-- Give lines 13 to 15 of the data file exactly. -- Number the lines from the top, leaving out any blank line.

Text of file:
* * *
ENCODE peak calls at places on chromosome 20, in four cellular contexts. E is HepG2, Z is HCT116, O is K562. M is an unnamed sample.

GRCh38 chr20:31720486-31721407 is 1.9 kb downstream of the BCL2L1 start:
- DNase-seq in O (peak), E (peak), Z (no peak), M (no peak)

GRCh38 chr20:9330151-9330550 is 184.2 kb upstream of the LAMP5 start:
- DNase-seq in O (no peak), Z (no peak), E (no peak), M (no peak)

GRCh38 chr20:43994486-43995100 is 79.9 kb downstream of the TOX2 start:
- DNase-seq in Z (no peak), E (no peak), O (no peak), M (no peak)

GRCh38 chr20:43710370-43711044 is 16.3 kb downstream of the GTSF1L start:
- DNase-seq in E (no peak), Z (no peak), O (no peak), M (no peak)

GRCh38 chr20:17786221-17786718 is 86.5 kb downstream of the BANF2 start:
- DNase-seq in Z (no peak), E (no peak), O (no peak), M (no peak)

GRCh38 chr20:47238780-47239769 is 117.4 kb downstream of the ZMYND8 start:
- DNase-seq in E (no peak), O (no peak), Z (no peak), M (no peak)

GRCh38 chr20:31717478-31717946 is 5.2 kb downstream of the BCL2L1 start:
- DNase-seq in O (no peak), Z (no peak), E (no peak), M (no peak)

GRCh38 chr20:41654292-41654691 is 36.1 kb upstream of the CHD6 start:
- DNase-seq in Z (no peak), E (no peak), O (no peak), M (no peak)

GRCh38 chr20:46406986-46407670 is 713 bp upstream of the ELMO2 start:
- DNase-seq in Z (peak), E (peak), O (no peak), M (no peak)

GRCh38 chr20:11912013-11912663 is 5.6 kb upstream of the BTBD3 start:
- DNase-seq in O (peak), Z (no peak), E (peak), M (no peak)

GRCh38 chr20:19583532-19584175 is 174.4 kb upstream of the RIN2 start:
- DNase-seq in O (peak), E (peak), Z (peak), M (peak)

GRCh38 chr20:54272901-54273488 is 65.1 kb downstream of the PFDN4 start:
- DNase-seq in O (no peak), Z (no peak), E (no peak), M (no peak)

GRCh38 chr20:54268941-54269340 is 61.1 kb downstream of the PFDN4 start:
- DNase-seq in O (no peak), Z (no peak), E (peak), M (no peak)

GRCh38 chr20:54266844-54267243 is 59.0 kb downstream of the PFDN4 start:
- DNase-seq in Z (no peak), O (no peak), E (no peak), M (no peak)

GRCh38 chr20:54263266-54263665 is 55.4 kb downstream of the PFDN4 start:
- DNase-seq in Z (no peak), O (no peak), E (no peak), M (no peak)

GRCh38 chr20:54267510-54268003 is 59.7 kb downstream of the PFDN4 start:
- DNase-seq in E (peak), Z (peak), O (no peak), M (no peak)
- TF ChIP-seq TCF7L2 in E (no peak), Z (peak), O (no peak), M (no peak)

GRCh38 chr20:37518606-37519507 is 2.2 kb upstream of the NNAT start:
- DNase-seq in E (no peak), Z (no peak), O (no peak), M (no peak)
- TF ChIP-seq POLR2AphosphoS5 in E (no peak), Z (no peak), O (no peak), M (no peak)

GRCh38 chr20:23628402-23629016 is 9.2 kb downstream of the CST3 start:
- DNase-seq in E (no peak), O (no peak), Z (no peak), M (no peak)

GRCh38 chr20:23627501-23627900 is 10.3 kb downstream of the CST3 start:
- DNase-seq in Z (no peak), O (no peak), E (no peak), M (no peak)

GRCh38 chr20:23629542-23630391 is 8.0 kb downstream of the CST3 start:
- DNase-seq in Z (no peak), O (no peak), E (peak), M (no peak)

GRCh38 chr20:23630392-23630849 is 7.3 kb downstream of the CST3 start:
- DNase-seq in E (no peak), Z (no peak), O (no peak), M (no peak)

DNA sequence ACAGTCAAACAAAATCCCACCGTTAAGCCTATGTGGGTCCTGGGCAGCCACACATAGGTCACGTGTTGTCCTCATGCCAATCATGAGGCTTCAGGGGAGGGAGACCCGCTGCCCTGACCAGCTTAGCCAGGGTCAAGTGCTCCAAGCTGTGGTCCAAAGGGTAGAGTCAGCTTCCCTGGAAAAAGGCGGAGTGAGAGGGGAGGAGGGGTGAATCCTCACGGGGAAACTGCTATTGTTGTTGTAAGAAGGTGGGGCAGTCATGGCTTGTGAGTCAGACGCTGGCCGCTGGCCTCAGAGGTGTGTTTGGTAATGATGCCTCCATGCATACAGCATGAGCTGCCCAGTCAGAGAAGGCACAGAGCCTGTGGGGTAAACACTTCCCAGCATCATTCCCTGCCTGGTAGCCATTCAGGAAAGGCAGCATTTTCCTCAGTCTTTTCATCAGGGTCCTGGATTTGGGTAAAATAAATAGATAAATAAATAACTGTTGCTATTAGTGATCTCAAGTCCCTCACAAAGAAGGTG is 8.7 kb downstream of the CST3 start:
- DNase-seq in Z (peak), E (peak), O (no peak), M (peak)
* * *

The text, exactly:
- DNase-seq in E (no peak), O (no peak), Z (no peak), M (no peak)

GRCh38 chr20:31717478-31717946 is 5.2 kb downstream of the BCL2L1 start:
- DNase-seq in O (no peak), Z (no peak), E (no peak), M (no peak)